On Christmas my new brother-in-law received a charming little plastic puzzle by the maker of Rubik's Cube and Rubik's Magic: Rubik's Clock. It's a roughly circular gadget with nine small dials on the front and another nine dials on the back. In the midst of these dials are four push buttons that extend all the way through the box so that if you push a button in on one side it will pop out on the other. There are also four thumb wheels arranged around the edge of the box, and each wheel turns one subset of dials on the front and a different subset on the back.
Which subset, you ask? Hold on - it get's worse! Every time you push in one of the four center buttons the subsets associated with each thumbwheel change. Got it? Now then, the object of this fiendish contraption is to push the buttons and turn the thumbwheels until all eighteen dials are pointing straight up, "high noon" as it were.
I haven't even tried to figure out how to solve this weird little puzzle, but the box itself fascinated me. How does it work? Clearly there are gears inside, probably lots and lots of gears. The push buttons must disengage some gears and engage other ones. Fascinating. But since my brother-in-law was due to fly out the next day, I didn't have much time to play with it. So I decided to make myself a copy.
WHAT IT DOES
This month's installment of Mr. Wizard is a working copy of this Rubik's Clock puzzle. Since this thing is patented and copyrighted to the hilt, I must ask that you not pass it around, but I hope you will spend a few minutes playing with it. (Push the "Push Me" button to jump to the stack.)
In order to portray a three dimensional object I had to take a few liberties. Thus the screen shows both the front and back sides of the clock simultaneously (which is rather better than the real thing). If you click on one of the four push buttons you will notice that it pushes in on one side and pops out on the other (with a delightful popping noise).
In order to simulate thumbwheels, I have placed little clockwise and counterclockwise arrow buttons next to each wheel. Just click on one of these arrows to advance the dials one unit in either direction. Since it takes a few seconds to update all eighteen dials, you will have to watch carefully (and repeat the process several times) in order to determine what subset is currently associated with each thumbwheel. As you turn the wheels the clock emits a "tick-tock" noise.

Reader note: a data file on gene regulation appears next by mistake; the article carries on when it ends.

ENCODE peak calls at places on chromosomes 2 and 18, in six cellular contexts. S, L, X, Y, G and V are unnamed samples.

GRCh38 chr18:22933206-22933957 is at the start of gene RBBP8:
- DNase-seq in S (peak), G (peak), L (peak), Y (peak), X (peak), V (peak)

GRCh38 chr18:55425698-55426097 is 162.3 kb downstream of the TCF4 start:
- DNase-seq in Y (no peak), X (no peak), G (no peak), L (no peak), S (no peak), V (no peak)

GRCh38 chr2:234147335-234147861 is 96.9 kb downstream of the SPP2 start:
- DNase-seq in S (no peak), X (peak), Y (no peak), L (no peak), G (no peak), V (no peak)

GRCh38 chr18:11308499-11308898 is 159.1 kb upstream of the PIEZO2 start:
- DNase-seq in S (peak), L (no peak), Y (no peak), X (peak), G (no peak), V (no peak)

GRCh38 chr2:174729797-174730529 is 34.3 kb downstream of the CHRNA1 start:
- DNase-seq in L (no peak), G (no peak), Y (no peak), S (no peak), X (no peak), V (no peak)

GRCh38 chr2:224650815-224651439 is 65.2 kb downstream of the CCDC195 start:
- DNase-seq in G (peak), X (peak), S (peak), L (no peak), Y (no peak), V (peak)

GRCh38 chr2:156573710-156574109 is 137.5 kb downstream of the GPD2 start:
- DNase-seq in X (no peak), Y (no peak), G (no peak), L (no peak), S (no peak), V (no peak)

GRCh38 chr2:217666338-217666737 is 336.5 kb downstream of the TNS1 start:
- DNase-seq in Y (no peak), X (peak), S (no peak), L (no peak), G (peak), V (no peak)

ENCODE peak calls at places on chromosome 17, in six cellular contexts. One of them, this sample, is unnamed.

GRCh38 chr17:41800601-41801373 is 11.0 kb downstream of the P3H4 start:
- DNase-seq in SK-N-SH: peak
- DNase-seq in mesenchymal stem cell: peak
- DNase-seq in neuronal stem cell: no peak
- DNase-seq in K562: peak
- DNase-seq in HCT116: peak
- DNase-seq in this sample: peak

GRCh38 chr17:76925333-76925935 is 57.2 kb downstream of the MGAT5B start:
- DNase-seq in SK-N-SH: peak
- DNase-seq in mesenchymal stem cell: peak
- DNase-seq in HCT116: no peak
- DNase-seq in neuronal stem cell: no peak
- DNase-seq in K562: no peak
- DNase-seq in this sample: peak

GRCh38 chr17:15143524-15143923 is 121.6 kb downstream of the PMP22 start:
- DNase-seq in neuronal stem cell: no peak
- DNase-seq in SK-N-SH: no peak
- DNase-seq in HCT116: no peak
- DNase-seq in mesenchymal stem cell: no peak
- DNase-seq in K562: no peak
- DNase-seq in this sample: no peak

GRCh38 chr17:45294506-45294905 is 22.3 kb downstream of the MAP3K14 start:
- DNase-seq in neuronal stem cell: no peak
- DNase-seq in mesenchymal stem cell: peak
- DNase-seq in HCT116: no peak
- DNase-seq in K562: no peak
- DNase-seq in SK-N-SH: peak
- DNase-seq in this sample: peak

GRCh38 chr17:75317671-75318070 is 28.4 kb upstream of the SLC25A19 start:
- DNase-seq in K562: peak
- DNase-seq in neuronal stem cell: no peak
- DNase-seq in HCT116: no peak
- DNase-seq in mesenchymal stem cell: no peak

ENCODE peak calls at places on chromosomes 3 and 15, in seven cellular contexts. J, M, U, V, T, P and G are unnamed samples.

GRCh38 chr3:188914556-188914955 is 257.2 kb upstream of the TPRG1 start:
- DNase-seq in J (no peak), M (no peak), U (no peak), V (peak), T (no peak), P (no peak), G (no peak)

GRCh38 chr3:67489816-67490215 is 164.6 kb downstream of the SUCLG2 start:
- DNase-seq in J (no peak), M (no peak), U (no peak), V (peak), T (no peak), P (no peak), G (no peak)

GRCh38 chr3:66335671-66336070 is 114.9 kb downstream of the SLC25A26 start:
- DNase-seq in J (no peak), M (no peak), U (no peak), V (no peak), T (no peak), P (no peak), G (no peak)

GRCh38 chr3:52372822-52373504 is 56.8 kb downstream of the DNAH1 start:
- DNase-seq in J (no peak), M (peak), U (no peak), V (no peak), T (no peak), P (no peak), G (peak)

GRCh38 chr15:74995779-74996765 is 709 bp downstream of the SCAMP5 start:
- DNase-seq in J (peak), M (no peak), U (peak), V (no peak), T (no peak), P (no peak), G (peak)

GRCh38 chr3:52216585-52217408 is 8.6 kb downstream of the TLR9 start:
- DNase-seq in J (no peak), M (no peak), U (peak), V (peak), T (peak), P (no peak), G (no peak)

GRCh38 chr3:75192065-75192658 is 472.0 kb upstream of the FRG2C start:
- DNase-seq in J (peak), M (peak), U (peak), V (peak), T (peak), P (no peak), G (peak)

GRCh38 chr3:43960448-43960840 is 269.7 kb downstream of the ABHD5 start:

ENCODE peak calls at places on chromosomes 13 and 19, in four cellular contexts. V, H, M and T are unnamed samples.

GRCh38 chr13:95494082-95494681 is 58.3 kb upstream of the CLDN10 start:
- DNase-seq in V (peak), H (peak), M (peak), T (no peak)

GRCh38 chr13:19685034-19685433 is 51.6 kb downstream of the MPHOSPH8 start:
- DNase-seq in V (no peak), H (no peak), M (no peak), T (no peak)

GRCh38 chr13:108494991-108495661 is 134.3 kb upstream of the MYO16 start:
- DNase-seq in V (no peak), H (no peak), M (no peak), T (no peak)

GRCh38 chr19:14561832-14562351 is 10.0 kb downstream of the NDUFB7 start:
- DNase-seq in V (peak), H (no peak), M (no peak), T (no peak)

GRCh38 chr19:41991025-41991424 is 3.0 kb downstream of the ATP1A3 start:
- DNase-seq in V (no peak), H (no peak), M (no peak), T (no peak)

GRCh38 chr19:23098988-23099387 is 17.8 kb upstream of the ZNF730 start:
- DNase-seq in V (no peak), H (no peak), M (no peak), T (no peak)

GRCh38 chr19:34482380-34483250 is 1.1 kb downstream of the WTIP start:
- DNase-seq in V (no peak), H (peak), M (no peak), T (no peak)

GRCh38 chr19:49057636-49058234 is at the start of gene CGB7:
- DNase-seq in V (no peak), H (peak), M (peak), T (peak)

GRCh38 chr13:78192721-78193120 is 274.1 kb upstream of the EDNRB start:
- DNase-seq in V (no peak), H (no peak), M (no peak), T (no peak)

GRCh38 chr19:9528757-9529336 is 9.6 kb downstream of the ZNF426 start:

HOW IT WORKS
The hardest part of this project was drawing all the little dials and buttons. In addition to designing the card itself, I had to create dozens of little icons in order to achieve the animation. Fortunately, the new HyperCard makes this process much easier than it was before.
If you pull down the Icon Editor and examine the icons stored in this stack, you will see twelve dial icons, one for each possible position. The icons are numbered so that I can assign any position to any dial by simply changing an icon number. You will also notice special icons for the thumbwheel arrows and for the in and out positions of the push buttons. Designing all of these little dodads took me several hours.
The next step was to figure out how the miserable little box actually worked. I could have smashed the thing and taken it apart, but this might have offended my new brother-in-law. So instead, I got out a yellow pad and made a table showing all possible button positions (there are 16), the four tumbwheels, and which subsets of dials are associated with each combination. From this table I was able to predict exactly what would happen when turning a wheel in any given situation.
The third and final step was relatively easy. In order to bring my creation to life, all I had to do was enter a copy of my table into a hidden text field and then write a very simple script to look in the approprate part of that table and set the dials accordingly. The script of each thumbwheel is one line, for example, "turn 2,clockwise." The relatively short "turn" script, along with all other pertinent scripts, can be found in the card level.
I probably shouldn't tell you this, but the scripts on the card level also include an "adjust" script. This makes it possible to manually adjust any one of the eighteen dials without affecting the rest of the clock. I did this so that I could set my software clock to exactly the same position as the actual plastic clock, and then make identical movements in order to test my copy. There's a simple trick required to invoke this function, which you can discover for yourselves by examing the script.
As I said at the outset, I still haven't gotten around to solving this thing. I will be curious to hear if any of you are able to find a solution. Happy Twiddling!